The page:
Set in 1868 Boston, the novel opens with a series of terrifying attacks on the city's commercial infrastructure: compasses on ships in the harbor suddenly malfunctioning simultaneously, window-glass in the business district spontaneously dissolving ... and the events seem likely to continue unless someone can figure out who's behind them.
And just who does Pearl assign to figure out how to save Boston from further attacks? Departing from his earlier trio of novels, it's not a major literary figure, but rather three young men, seniors at the nascent Massachusetts Institute of Technology, plus Ellen Swallow, the first female student at MIT. Facing off against a motley crew of MIT's opponents (including some rowdy trade unionists, Harvard's Louis Agassiz, and a mysterious hooded figure calling himself the "avenging angel,"), the unlikely quartet (who dub themselves "The Technologists") must break some rules in order to protect themselves, their school, and their city.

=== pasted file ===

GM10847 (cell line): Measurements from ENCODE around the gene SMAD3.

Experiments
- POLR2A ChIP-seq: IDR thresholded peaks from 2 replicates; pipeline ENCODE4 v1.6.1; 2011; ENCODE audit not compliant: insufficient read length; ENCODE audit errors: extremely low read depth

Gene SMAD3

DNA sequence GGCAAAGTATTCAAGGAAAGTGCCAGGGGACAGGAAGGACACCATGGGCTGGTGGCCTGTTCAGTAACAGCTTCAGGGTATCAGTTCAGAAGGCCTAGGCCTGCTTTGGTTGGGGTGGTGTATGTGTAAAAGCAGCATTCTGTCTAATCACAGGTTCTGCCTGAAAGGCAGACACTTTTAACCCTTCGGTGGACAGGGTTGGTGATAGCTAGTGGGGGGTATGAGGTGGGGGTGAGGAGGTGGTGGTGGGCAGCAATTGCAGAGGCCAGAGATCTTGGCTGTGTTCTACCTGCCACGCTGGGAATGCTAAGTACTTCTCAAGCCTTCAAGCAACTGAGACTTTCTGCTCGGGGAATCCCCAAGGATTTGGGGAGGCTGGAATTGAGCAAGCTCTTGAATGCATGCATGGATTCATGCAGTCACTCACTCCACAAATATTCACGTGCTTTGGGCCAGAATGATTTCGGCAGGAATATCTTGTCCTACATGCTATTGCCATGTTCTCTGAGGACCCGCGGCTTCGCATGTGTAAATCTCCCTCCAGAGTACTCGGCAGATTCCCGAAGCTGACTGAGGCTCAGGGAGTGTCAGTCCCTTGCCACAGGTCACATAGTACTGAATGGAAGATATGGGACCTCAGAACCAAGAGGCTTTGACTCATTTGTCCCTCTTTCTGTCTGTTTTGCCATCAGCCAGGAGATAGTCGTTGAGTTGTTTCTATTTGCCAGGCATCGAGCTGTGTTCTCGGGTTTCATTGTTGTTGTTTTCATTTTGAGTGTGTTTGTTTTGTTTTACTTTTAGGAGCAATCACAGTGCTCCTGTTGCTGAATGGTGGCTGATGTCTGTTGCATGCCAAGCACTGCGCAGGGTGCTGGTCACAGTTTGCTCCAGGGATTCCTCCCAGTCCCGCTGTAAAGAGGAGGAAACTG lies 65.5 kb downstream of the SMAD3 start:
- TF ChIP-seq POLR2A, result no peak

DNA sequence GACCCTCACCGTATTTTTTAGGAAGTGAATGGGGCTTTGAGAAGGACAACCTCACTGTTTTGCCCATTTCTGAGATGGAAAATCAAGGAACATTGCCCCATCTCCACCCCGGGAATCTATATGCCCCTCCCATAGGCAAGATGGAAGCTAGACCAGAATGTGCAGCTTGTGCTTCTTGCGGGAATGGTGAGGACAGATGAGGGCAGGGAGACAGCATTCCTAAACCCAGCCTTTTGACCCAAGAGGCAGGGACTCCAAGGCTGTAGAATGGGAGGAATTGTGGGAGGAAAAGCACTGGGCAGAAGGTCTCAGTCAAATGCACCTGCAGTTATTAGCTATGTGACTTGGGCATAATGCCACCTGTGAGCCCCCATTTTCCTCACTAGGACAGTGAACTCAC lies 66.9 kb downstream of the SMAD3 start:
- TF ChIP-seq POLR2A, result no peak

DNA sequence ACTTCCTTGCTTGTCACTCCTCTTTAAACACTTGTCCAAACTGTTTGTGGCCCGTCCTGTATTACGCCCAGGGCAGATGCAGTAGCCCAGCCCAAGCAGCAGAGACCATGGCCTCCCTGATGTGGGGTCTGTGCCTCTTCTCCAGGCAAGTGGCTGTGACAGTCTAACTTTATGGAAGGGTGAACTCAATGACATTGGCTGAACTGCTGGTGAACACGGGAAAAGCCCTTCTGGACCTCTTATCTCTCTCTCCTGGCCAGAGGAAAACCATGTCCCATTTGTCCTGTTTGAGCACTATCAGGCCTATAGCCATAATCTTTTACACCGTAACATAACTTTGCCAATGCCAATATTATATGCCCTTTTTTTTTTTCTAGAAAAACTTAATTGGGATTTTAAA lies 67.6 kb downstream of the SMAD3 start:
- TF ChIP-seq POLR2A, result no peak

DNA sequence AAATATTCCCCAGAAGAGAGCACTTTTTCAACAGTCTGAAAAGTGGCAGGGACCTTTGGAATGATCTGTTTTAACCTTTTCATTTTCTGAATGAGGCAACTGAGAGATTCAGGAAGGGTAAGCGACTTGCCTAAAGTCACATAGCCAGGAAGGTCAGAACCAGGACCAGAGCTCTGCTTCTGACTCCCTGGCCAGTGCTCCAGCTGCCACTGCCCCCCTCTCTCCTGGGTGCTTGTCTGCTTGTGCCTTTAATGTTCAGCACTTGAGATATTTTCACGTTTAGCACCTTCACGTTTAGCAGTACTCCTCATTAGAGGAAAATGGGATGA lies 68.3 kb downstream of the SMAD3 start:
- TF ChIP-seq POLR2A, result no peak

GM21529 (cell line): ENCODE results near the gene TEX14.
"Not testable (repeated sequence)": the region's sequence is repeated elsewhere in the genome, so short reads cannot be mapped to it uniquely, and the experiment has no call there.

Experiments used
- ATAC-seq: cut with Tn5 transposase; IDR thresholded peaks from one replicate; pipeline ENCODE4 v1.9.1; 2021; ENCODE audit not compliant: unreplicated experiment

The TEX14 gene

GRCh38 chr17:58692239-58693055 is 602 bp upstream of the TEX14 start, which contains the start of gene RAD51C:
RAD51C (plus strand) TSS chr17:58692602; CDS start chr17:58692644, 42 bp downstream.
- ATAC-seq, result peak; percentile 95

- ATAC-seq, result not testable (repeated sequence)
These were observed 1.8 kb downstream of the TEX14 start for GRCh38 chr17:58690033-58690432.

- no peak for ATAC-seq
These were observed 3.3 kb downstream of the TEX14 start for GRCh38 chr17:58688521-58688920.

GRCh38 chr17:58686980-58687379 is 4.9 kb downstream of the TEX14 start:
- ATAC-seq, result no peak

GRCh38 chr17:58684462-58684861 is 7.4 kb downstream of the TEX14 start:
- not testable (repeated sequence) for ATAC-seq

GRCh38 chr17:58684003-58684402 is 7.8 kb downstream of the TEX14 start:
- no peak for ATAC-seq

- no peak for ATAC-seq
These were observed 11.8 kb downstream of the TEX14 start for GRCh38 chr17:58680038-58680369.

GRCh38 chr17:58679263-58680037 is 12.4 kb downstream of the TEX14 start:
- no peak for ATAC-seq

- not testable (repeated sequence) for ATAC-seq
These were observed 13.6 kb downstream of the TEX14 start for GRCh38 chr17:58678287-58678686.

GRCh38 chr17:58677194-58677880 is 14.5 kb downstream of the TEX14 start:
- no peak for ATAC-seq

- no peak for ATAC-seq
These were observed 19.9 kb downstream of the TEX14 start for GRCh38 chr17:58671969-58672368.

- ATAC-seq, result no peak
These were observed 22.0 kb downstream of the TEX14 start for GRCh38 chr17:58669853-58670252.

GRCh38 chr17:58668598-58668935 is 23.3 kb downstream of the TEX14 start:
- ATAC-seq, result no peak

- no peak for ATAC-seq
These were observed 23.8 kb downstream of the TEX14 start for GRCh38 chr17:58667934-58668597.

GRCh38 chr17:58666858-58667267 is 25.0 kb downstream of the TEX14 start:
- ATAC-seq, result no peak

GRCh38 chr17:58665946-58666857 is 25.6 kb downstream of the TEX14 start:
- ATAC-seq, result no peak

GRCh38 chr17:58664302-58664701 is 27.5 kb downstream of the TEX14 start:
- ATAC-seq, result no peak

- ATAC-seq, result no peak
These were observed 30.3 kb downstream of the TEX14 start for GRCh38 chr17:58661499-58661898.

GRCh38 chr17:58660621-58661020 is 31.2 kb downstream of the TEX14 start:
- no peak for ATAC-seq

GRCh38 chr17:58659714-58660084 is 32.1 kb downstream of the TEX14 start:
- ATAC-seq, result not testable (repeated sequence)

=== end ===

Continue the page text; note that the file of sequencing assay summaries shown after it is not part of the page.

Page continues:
Pearl's captured the tensions of post-Civil War Boston beautifully, and told the story of MIT's genesis and early years very nicely. The conflicts between those who supported MIT's mission of practical scientific education and those who saw this as a dangerous trend were real, and The Technologists brings that to life in a way that I'm not sure a historian could.
I greatly enjoyed the richly-drawn characters, the pace, the plot, the setting - this is the real deal, a thrilling read that I wanted more of. All I can say is, keep up the good work!